Environment and Human Health

Environment and Human Health Explained

The interconnectedness of life on earth means that nothing we put into the ecosystem simply disappears. In other words, what we do to the planet, we do to ourselves. Pollutants reach humans through the food we eat, the water we drink, and the air we breathe and endanger our health in both immediate and long-lasting ways. Outdoor air pollution alone is associated with more than one million deaths and countless illnesses each year across the globe. Children and the elderly - the most vulnerable members of our society - are especially susceptible to toxins like mercury and pesticides.

Why Environmental Health Matters

Pesticides and other chemicals used in food production don’t disappear when they hit the store shelves: they go directly into the food we eat. Not only do these modern additives degrade the soil quality of our farmland and harm the pollinators that help grow our food, they can lead to cancer and antibiotic resistance in the people who eat them. Of the more than 80,000 chemicals currently used in the United States, most haven't been adequately tested for their effects on human health.

The human body is mostly water – up to 70% water, in fact. Add that to the reality that only 2.5% of water on the planet is drinkable and it becomes clear why protecting our water supply is so important. Although the Clean Water and Safe Drinking Water Acts are meant to keep toxins out of our water, many still slip by both our policy safeguards and our physical filtration systems. Currently, many of the protections America put in place to ensure clean, safe water are under threat. Fracking for natural gas, which has contaminated groundwater, has led to health problems in communities where those resources are being extracted. Polluted runoff from cities and farms flows into the rivers we draw much of our drinking water from and ends up in our bodies.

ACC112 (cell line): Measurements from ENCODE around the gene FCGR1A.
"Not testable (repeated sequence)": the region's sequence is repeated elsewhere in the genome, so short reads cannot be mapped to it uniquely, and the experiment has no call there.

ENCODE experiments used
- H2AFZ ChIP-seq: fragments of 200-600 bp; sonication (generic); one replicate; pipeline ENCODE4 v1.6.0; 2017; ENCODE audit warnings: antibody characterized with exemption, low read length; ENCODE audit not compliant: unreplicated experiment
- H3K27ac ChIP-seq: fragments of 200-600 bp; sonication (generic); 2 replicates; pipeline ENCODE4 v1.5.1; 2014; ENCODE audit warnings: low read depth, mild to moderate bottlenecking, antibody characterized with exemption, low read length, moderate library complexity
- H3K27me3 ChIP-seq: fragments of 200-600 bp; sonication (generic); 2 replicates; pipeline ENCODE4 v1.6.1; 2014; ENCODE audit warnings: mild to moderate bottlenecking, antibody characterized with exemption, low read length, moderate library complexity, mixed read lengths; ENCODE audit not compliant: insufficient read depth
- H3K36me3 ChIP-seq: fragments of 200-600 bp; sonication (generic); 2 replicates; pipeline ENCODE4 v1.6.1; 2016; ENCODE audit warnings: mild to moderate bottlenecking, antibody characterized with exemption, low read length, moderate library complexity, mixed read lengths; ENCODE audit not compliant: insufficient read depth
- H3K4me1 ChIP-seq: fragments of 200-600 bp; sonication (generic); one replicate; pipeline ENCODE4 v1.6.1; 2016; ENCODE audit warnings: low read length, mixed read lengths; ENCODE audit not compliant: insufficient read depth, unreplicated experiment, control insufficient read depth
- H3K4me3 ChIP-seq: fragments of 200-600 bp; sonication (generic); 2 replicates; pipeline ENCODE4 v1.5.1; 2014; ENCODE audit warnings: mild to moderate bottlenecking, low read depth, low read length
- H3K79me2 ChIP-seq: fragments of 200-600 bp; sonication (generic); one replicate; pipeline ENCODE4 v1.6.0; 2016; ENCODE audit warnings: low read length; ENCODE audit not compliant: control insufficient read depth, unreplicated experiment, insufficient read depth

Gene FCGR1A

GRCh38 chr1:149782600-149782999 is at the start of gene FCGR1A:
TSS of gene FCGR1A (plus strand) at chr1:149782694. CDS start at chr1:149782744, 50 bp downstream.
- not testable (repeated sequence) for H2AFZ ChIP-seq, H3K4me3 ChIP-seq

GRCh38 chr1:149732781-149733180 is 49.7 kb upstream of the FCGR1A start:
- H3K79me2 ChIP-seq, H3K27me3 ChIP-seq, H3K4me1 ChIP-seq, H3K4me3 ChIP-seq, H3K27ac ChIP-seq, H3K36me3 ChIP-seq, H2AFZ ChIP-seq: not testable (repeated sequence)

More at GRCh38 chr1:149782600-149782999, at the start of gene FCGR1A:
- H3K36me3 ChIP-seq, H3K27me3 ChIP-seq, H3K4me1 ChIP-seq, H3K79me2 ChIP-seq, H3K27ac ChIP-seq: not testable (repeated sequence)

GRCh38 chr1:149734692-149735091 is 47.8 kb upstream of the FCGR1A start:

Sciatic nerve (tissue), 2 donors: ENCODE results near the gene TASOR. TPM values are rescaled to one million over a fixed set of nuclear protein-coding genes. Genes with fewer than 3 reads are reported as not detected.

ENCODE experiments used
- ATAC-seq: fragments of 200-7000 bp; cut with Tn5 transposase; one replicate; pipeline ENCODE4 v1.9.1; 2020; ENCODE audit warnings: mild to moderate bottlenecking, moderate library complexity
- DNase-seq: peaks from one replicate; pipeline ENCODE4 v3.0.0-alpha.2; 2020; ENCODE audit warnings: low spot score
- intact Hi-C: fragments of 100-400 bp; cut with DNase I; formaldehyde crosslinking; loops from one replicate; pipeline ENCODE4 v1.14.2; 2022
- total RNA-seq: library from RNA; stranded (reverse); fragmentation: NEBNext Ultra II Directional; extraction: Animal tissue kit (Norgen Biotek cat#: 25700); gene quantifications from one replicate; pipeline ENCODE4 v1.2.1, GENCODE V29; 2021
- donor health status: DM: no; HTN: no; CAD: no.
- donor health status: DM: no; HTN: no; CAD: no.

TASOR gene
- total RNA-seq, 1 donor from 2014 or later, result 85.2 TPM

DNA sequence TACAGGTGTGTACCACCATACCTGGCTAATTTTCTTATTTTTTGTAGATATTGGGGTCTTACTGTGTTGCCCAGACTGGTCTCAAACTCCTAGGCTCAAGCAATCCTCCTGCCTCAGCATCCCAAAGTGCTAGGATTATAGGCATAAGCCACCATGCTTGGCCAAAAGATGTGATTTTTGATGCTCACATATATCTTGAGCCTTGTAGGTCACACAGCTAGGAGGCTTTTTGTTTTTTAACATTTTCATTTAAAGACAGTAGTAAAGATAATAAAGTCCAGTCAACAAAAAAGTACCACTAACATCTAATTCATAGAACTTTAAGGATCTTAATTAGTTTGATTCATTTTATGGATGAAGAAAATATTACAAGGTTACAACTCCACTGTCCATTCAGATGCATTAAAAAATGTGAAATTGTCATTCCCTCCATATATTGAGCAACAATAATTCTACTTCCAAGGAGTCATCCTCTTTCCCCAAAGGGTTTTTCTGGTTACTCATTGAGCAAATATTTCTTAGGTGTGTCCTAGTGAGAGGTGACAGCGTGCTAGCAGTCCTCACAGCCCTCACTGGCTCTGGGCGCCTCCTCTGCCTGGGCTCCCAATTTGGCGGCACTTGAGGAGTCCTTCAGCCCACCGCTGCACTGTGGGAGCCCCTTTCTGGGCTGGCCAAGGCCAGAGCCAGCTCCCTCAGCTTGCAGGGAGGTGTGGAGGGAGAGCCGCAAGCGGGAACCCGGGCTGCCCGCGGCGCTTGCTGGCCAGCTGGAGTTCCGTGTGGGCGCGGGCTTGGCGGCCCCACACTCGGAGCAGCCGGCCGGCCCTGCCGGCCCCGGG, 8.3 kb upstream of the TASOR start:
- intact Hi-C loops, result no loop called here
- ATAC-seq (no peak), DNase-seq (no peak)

Motor vehicle and industrial emissions impact human health too, as these sources contain dangerous pollutants like mercury and sulfur dioxide. The American Lung Association found that too many Americans live in areas that have unhealthy levels of air pollution and are at risk of illnesses like lung and heart disease, cancer, and asthma. Rising global temperatures from climate change worsen pollution. Indoor air can be dangerous as well, given the presence of chemicals from building materials, household products and mold. Illnesses caused by air pollution keep children out of school and adults out of work and lead to an estimated 35,700 premature deaths in the U.S. per year.

What You Can Do

You can limit your exposure to toxins as much as possible on the individual level by eating organic food, avoiding places and times of heavy air pollution, and getting your water tested for dangerous metals and chemicals. But more importantly, we need advocates who will stop pollution at its source. EarthShare member organizations are doing just that, by speaking out for cleaner energy and transportation options, researching the chemicals applied in our food system and preserving the purity of our waterways.